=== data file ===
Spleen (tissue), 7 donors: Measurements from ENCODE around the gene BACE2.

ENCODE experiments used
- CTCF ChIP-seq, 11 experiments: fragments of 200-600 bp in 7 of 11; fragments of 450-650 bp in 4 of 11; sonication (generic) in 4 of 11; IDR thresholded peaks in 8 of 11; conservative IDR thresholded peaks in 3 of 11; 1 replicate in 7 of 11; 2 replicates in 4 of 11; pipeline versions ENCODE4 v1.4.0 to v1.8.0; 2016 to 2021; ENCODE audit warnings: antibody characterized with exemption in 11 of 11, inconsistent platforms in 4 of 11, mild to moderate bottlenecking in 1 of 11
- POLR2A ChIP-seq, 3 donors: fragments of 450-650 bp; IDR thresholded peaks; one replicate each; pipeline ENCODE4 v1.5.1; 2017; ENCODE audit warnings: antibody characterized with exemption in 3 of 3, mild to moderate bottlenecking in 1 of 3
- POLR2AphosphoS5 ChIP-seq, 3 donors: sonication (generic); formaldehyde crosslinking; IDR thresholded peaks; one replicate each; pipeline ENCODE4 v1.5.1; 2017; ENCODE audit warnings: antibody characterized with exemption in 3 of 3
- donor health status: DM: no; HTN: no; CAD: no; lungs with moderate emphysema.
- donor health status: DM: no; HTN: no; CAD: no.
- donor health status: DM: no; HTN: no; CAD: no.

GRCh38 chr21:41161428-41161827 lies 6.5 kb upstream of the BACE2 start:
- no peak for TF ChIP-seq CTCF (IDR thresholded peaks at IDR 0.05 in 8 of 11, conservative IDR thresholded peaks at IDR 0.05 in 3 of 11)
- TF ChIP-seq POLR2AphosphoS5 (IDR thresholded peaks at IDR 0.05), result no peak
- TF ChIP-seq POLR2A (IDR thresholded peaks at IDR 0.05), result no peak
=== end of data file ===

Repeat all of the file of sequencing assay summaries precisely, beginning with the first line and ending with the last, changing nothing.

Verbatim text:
Spleen (tissue), 7 donors: Measurements from ENCODE around the gene BACE2.

ENCODE experiments used
- CTCF ChIP-seq, 11 experiments: fragments of 200-600 bp in 7 of 11; fragments of 450-650 bp in 4 of 11; sonication (generic) in 4 of 11; IDR thresholded peaks in 8 of 11; conservative IDR thresholded peaks in 3 of 11; 1 replicate in 7 of 11; 2 replicates in 4 of 11; pipeline versions ENCODE4 v1.4.0 to v1.8.0; 2016 to 2021; ENCODE audit warnings: antibody characterized with exemption in 11 of 11, inconsistent platforms in 4 of 11, mild to moderate bottlenecking in 1 of 11
- POLR2A ChIP-seq, 3 donors: fragments of 450-650 bp; IDR thresholded peaks; one replicate each; pipeline ENCODE4 v1.5.1; 2017; ENCODE audit warnings: antibody characterized with exemption in 3 of 3, mild to moderate bottlenecking in 1 of 3
- POLR2AphosphoS5 ChIP-seq, 3 donors: sonication (generic); formaldehyde crosslinking; IDR thresholded peaks; one replicate each; pipeline ENCODE4 v1.5.1; 2017; ENCODE audit warnings: antibody characterized with exemption in 3 of 3
- donor health status: DM: no; HTN: no; CAD: no; lungs with moderate emphysema.
- donor health status: DM: no; HTN: no; CAD: no.
- donor health status: DM: no; HTN: no; CAD: no.

GRCh38 chr21:41161428-41161827 lies 6.5 kb upstream of the BACE2 start:
- no peak for TF ChIP-seq CTCF (IDR thresholded peaks at IDR 0.05 in 8 of 11, conservative IDR thresholded peaks at IDR 0.05 in 3 of 11)
- TF ChIP-seq POLR2AphosphoS5 (IDR thresholded peaks at IDR 0.05), result no peak
- TF ChIP-seq POLR2A (IDR thresholded peaks at IDR 0.05), result no peak